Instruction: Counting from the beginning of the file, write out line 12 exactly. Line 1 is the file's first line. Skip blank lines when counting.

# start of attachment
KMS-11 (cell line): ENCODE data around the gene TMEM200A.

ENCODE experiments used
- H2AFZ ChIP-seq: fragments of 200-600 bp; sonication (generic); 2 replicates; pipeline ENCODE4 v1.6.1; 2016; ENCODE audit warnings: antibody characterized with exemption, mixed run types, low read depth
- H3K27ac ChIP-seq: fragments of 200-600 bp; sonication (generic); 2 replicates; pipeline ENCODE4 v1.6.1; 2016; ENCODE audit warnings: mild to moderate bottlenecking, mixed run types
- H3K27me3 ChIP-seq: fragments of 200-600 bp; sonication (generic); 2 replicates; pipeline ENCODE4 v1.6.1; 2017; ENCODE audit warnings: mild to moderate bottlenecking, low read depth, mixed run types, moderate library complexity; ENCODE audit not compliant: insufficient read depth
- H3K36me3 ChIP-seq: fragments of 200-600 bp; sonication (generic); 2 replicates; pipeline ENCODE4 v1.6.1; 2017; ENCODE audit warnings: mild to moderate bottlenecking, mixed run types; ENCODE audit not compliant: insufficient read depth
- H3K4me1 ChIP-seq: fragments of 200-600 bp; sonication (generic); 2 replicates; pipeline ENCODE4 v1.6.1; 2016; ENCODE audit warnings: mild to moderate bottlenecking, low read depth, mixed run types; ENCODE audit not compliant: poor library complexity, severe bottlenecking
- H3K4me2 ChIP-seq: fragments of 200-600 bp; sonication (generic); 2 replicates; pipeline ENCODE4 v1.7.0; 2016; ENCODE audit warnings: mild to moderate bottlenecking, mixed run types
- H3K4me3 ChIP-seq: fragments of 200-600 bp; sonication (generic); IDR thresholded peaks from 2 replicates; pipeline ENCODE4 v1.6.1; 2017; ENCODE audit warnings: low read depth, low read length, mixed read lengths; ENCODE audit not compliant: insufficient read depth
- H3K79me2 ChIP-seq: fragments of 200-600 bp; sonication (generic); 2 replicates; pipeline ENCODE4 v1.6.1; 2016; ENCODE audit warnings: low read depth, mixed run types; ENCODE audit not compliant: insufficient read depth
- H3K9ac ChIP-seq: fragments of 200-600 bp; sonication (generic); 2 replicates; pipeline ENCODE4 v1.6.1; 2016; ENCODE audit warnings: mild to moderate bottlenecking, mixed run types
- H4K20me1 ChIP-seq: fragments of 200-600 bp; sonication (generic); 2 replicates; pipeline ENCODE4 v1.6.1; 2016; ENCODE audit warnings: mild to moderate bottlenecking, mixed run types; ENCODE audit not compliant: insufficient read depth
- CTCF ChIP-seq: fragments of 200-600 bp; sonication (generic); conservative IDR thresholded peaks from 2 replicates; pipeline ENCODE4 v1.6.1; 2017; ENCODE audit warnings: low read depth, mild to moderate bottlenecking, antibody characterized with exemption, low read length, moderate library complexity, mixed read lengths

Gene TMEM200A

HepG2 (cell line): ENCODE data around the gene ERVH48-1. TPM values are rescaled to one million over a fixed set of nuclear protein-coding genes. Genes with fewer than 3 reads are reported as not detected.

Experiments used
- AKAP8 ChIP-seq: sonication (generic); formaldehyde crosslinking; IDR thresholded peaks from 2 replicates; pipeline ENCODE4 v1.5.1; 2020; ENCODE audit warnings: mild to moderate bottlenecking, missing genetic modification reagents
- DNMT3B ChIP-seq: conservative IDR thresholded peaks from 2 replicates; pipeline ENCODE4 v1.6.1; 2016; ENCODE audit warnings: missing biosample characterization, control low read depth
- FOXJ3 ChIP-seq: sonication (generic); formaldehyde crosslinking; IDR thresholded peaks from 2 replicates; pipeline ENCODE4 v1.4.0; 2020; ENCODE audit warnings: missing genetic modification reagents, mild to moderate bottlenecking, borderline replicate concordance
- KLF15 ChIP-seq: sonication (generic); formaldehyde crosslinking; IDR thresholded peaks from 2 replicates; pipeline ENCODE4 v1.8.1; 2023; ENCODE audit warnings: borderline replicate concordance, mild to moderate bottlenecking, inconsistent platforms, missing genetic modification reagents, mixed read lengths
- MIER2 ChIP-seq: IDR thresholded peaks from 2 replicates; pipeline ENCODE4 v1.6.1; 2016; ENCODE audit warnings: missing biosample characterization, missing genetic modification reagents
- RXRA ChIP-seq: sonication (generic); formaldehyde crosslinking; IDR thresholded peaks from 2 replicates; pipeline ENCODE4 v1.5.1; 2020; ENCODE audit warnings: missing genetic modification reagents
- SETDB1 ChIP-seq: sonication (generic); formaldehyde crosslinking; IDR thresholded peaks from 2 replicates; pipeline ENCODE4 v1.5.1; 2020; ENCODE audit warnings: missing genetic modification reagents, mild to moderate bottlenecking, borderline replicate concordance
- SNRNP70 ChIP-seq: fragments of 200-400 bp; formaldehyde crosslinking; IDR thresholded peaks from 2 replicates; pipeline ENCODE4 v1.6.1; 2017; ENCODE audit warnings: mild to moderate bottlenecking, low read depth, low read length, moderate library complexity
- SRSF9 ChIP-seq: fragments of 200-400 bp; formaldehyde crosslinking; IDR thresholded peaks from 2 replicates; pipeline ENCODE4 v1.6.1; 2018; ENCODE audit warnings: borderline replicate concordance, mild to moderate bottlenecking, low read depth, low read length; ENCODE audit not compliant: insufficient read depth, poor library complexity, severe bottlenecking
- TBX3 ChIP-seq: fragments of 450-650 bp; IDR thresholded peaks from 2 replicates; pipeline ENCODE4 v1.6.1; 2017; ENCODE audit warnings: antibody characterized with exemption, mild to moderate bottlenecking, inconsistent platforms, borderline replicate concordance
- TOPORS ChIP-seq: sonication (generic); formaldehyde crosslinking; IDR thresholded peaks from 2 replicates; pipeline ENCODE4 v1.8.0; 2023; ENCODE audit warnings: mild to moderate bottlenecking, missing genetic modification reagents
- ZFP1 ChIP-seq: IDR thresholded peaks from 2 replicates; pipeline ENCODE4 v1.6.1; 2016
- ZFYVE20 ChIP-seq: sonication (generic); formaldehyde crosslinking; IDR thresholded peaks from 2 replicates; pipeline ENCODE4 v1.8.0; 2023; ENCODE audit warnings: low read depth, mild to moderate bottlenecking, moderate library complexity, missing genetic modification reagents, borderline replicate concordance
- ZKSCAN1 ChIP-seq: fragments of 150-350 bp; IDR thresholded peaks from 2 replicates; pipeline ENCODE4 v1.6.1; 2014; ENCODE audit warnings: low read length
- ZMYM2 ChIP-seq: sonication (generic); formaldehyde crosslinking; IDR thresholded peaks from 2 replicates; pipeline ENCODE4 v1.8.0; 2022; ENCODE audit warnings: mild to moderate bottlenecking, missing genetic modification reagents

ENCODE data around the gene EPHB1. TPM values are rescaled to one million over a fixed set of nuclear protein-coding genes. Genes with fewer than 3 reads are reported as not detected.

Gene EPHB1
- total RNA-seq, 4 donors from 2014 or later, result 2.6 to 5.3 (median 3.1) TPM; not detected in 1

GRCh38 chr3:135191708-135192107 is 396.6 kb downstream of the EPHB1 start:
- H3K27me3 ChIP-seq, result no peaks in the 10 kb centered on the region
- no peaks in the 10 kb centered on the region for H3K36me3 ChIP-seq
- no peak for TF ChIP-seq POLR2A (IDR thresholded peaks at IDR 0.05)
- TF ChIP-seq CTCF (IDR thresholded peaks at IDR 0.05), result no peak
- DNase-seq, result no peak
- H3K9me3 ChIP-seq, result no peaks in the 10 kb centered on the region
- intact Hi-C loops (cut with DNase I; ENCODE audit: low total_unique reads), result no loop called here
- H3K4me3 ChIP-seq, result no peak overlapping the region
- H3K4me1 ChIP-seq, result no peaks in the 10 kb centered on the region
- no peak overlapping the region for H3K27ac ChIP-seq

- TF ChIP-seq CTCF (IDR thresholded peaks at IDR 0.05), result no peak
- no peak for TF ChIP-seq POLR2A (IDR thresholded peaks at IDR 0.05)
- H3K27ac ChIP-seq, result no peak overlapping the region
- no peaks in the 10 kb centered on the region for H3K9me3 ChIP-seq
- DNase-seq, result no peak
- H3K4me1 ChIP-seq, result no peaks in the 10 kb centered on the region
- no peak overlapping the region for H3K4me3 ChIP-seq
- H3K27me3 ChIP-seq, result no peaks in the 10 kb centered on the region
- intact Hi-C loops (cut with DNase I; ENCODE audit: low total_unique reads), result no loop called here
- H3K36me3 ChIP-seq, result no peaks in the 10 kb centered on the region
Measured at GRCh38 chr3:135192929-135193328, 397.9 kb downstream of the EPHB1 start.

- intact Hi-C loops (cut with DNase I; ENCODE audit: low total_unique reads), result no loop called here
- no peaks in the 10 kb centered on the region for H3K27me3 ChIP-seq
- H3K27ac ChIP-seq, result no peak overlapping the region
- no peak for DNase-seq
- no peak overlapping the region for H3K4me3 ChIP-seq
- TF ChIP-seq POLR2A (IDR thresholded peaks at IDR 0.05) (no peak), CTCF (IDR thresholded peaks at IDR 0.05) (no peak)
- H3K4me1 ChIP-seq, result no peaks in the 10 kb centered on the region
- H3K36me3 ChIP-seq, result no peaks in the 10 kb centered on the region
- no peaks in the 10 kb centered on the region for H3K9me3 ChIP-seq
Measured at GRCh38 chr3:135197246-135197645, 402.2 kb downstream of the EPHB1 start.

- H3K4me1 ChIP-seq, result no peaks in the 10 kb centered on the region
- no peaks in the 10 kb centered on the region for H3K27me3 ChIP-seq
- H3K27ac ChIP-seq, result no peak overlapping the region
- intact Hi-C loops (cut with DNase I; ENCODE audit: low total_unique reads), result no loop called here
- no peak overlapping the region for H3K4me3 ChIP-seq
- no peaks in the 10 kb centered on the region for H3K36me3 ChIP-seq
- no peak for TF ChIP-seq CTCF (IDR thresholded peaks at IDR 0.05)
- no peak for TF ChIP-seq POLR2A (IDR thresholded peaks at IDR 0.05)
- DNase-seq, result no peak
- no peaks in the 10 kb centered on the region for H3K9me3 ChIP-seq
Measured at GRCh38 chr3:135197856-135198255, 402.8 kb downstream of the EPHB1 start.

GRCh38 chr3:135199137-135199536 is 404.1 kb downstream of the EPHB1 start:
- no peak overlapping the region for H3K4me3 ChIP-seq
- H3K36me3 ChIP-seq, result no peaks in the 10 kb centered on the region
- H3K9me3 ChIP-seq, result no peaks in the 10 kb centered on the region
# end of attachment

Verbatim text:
- H4K20me1 ChIP-seq: fragments of 200-600 bp; sonication (generic); 2 replicates; pipeline ENCODE4 v1.6.1; 2016; ENCODE audit warnings: mild to moderate bottlenecking, mixed run types; ENCODE audit not compliant: insufficient read depth